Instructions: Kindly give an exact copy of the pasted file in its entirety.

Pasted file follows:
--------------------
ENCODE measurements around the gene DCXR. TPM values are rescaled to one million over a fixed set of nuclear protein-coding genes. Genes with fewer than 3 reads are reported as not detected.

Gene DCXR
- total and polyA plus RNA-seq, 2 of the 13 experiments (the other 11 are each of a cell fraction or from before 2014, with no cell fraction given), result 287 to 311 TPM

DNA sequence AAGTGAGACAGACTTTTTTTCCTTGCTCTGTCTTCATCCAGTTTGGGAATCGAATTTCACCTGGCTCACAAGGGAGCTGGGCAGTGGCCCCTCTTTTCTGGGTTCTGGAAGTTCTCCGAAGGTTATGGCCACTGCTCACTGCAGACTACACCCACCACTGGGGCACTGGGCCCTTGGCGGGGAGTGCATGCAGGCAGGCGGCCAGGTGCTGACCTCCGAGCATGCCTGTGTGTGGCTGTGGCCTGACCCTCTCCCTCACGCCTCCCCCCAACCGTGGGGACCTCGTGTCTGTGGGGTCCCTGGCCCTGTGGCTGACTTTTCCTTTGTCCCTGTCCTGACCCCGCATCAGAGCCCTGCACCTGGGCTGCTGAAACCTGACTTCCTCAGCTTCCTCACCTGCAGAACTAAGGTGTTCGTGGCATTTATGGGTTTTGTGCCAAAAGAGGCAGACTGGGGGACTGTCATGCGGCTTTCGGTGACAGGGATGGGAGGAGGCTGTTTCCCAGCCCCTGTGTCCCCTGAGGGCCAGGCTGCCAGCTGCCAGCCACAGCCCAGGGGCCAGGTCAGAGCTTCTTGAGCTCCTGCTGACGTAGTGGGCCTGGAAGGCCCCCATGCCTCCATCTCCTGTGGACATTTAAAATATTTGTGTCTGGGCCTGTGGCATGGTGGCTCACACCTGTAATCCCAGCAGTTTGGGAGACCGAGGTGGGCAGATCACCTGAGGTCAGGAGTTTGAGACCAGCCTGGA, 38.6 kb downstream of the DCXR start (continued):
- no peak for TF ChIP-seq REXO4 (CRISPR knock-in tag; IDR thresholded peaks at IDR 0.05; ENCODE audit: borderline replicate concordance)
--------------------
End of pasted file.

ENCODE measurements around the gene DCXR. TPM values are rescaled to one million over a fixed set of nuclear protein-coding genes. Genes with fewer than 3 reads are reported as not detected.

Gene DCXR
- total and polyA plus RNA-seq, 2 of the 13 experiments (the other 11 are each of a cell fraction or from before 2014, with no cell fraction given), result 287 to 311 TPM

DNA sequence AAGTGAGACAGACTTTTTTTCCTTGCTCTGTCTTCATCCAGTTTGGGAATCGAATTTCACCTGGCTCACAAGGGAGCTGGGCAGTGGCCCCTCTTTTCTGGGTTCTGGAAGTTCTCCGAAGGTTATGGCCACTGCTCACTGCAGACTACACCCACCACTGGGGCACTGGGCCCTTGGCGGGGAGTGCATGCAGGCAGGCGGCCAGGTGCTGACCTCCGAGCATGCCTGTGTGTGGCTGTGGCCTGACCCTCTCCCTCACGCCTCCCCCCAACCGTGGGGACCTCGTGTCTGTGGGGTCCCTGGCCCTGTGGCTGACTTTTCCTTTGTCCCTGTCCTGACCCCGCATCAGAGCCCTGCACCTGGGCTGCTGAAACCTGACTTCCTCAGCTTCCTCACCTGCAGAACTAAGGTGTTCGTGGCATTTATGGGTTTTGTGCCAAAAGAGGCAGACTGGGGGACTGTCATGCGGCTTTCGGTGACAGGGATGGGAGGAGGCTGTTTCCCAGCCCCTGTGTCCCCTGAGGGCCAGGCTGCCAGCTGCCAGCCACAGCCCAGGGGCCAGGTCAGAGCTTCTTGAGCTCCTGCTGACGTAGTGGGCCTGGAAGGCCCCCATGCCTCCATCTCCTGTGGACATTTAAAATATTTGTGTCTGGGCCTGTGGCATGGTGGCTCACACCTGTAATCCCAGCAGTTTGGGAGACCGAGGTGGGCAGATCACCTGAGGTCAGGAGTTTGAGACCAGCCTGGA, 38.6 kb downstream of the DCXR start (continued):
- no peak for TF ChIP-seq REXO4 (CRISPR knock-in tag; IDR thresholded peaks at IDR 0.05; ENCODE audit: borderline replicate concordance)